By Corinne Murdock |
At next week’s policy meeting, the Phoenix City Council may decide on a proposed resolution to withhold city resources from enforcing abortion restrictions or bans.
The mayor’s communications director, Jeanine L’Ecuyer, informed AZ Free News of this adjusted timeline on Tuesday. The city council was expected to vote on the resolution last month. A copy of the resolution has yet to be made available for public review. City government staff were tasked with crafting the resolution back in June.
This week, the Phoenix Police Department instructed 911 dispatchers to not send patrol cars in response to calls reporting illegal abortions. Instead, dispatchers are to hand off the report to higher-ranking officers.
According to the PPD directive, they will notify their Violent Crimes Bureau (VCB) of the calls, who will then assign an investigator to follow up with the complainant.
L’Ecuyer didn’t confirm with AZ Free News whether the council or mayor directed PPD to issue this policy. This was her response to our inquiry:
“Typically, when a law or policy is put into place that may affect City operations, City leadership including the Law Department determine how/if City staff should adjust our processes,” stated L’Ecuyer. “Then, this is communicated to the appropriate staff so they have guidance on any impacts to their duties.”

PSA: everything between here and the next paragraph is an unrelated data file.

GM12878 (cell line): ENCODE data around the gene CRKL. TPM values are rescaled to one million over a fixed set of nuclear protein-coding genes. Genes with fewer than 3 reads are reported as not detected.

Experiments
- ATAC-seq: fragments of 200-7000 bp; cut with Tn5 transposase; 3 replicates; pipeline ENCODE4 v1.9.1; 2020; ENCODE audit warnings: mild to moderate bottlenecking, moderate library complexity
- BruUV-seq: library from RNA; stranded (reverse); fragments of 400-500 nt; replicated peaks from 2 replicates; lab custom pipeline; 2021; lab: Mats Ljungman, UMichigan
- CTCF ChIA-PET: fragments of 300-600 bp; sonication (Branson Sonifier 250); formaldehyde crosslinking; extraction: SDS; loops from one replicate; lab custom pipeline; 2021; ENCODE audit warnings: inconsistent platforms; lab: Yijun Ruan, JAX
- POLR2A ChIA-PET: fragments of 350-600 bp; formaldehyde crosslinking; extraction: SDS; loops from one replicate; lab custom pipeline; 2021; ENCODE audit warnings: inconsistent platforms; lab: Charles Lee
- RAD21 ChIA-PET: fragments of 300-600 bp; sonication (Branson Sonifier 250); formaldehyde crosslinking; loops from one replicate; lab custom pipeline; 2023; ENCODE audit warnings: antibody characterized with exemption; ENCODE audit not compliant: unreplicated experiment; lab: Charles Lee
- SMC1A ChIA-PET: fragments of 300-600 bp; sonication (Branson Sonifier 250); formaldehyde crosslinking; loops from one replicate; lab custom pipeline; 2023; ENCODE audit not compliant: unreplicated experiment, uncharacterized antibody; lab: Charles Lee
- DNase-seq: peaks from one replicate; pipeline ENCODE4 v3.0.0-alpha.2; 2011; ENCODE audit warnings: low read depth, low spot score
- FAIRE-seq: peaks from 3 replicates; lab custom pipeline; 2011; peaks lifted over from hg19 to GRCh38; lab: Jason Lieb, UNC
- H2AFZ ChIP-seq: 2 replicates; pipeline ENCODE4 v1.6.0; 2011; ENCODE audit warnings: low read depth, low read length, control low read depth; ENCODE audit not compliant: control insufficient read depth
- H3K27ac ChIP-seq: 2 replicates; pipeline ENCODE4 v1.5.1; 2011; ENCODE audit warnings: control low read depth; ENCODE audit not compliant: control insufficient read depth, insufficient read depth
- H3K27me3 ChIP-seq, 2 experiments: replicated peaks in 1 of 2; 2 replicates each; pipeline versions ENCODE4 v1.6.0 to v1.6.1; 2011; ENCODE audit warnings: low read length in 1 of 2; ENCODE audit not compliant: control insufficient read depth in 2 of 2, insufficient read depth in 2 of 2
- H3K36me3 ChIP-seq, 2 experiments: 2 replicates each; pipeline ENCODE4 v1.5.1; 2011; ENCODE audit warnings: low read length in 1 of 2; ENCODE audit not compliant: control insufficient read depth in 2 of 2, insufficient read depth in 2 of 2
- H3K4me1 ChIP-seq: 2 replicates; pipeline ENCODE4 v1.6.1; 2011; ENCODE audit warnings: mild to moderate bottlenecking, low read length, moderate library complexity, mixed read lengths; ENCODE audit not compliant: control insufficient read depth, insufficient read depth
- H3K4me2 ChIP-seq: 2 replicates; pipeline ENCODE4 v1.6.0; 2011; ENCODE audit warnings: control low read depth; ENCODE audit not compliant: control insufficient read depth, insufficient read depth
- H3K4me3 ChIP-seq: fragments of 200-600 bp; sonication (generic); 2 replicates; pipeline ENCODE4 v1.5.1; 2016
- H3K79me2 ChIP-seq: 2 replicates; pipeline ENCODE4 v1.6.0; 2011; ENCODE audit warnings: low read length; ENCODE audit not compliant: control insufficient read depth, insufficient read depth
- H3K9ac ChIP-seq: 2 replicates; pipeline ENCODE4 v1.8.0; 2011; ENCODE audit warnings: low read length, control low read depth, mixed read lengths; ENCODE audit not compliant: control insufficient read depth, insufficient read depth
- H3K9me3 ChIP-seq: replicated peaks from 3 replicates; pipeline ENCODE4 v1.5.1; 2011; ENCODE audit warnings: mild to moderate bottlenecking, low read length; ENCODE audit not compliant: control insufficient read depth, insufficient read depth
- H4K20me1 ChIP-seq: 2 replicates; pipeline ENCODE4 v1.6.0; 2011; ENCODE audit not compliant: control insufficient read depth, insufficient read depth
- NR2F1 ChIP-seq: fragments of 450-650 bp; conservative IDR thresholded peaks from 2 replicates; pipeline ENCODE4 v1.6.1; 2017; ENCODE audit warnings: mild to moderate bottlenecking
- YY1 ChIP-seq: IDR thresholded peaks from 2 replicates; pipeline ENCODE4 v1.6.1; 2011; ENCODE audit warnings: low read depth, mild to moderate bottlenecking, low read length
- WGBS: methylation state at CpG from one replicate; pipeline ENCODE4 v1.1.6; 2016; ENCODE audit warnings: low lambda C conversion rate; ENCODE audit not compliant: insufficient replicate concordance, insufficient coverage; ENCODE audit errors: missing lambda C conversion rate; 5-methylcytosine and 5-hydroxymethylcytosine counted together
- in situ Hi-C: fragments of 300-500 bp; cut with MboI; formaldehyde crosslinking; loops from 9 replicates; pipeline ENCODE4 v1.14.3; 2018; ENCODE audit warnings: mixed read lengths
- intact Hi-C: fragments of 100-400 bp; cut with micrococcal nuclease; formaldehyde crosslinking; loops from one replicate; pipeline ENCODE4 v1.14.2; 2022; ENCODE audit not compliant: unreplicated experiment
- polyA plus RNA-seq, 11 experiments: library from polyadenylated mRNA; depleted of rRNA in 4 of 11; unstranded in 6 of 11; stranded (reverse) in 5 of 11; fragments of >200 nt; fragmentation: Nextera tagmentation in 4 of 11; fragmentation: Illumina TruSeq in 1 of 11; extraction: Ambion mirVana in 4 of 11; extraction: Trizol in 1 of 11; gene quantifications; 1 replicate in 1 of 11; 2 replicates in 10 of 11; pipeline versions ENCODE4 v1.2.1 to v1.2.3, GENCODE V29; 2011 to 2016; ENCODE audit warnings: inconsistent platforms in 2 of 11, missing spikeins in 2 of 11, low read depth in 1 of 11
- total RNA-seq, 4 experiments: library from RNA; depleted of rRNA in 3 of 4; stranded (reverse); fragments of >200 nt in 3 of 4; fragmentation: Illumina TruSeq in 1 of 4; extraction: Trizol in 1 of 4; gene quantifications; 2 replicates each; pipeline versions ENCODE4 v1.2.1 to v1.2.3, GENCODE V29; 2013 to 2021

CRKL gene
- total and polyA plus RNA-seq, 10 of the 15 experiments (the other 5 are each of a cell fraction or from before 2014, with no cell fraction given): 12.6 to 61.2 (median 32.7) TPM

If the Phoenix City Council approves the resolution next week, they will follow in the footsteps of the city of Tucson. In the wake of the Supreme Court (SCOTUS) ruling, the Tucson City Council passed a resolution in June effectively making their city a safe haven for abortions. Their resolution enables police to not arrest those who violate abortion law.
The Pima County Superior Court reinstated Arizona’s total abortion ban last month, and then last week denied a petition by Planned Parenthood to suspend the ban since they argued it conflicts with the 15-week limit on abortions codified earlier this year.
On Tuesday, Democrats in the state legislature petitioned Governor Doug Ducey to convene a special session to repeal the state’s total ban on abortions. The ban dates back to 1901, over a decade before Arizona achieved statehood. It doesn’t prosecute the mother for receiving an abortion, and allows abortions to save the mother’s life.
The most recent abortion restriction limiting abortions to 15 weeks stipulated that it doesn’t repeal the 1901 abortion ban.